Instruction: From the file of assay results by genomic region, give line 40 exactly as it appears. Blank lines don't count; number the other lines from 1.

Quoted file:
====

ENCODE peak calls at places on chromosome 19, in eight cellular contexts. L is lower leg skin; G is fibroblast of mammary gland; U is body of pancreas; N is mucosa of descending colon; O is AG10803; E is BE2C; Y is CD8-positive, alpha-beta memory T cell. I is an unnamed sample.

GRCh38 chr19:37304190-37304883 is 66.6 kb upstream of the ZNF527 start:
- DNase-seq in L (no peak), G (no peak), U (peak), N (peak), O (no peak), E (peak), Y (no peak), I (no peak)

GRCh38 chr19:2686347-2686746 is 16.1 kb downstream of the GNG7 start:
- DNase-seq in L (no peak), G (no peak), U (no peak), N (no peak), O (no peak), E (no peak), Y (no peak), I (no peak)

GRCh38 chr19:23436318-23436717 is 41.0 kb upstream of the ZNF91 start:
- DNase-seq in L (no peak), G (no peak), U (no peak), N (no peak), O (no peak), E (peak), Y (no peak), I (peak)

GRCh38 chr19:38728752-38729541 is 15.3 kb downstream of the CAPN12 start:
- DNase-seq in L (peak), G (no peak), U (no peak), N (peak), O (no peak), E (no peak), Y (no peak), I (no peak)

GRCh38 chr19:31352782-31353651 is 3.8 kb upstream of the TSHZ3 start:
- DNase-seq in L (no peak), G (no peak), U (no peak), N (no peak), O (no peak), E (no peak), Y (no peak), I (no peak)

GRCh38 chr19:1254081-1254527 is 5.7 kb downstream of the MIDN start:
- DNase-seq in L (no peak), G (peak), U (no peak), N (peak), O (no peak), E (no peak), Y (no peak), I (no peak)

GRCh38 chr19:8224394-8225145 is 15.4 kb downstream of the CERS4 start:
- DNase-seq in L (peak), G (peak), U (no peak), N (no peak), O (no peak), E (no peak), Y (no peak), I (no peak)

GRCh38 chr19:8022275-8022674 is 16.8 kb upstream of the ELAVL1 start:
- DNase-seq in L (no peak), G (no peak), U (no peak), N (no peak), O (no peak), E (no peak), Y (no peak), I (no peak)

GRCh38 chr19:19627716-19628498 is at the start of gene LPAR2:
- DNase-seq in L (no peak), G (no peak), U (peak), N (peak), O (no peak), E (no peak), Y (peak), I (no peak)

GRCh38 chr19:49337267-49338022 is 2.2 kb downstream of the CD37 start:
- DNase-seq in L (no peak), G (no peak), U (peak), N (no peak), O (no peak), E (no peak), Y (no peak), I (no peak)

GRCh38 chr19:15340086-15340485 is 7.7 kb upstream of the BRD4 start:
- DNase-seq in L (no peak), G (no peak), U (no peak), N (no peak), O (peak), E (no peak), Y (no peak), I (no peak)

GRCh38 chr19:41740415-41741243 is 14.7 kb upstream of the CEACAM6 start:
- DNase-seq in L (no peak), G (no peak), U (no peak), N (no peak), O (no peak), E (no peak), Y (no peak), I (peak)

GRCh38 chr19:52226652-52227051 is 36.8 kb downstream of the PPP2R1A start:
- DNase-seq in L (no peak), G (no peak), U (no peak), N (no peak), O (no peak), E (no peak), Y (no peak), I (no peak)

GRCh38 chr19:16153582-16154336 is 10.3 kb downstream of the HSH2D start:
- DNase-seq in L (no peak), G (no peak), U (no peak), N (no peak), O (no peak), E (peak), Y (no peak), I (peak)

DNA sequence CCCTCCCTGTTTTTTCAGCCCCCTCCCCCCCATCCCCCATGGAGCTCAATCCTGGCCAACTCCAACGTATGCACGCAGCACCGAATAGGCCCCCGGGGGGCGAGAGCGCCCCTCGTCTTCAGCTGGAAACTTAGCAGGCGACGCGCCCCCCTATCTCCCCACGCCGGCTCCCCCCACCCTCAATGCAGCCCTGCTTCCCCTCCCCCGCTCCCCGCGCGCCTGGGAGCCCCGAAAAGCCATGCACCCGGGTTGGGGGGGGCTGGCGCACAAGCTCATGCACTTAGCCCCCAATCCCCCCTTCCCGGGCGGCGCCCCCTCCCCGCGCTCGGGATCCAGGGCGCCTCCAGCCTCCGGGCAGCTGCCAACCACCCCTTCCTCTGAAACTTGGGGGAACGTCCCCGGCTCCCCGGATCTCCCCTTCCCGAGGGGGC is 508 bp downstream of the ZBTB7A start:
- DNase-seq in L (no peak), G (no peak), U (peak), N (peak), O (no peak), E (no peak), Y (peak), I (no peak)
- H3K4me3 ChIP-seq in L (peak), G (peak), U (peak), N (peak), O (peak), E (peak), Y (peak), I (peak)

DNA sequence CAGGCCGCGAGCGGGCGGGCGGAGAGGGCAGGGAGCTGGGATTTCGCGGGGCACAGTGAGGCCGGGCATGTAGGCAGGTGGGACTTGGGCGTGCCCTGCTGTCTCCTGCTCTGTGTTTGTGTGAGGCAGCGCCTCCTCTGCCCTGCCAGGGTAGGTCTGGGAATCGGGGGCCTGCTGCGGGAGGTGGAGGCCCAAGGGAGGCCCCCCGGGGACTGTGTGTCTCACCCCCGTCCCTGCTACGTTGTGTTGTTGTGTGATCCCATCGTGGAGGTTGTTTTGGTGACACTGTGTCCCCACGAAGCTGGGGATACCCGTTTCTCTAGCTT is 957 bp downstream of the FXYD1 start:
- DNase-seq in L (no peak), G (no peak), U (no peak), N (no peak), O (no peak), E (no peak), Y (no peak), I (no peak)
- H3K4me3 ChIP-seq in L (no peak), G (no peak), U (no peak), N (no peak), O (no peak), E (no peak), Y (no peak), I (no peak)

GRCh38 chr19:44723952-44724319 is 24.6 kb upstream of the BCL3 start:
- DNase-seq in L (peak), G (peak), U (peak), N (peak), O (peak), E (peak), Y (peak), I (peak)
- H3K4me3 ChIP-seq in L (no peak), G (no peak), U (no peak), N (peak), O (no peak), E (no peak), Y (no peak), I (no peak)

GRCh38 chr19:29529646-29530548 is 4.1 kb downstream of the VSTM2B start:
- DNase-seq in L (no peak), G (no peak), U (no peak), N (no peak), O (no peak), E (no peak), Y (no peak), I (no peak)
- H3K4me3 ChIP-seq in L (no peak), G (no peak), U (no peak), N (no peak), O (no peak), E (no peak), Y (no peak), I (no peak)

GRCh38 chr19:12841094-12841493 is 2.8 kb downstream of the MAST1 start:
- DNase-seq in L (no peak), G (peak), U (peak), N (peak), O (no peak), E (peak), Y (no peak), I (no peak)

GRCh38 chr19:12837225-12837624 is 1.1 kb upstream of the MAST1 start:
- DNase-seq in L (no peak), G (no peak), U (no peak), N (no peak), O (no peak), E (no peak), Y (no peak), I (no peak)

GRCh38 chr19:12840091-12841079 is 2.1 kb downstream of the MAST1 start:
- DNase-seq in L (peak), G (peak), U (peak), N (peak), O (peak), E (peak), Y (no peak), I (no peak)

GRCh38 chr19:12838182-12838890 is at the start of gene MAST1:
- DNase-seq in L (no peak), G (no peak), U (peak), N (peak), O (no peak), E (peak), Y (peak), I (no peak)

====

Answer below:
- DNase-seq in L (no peak), G (no peak), U (no peak), N (no peak), O (no peak), E (no peak), Y (no peak), I (no peak)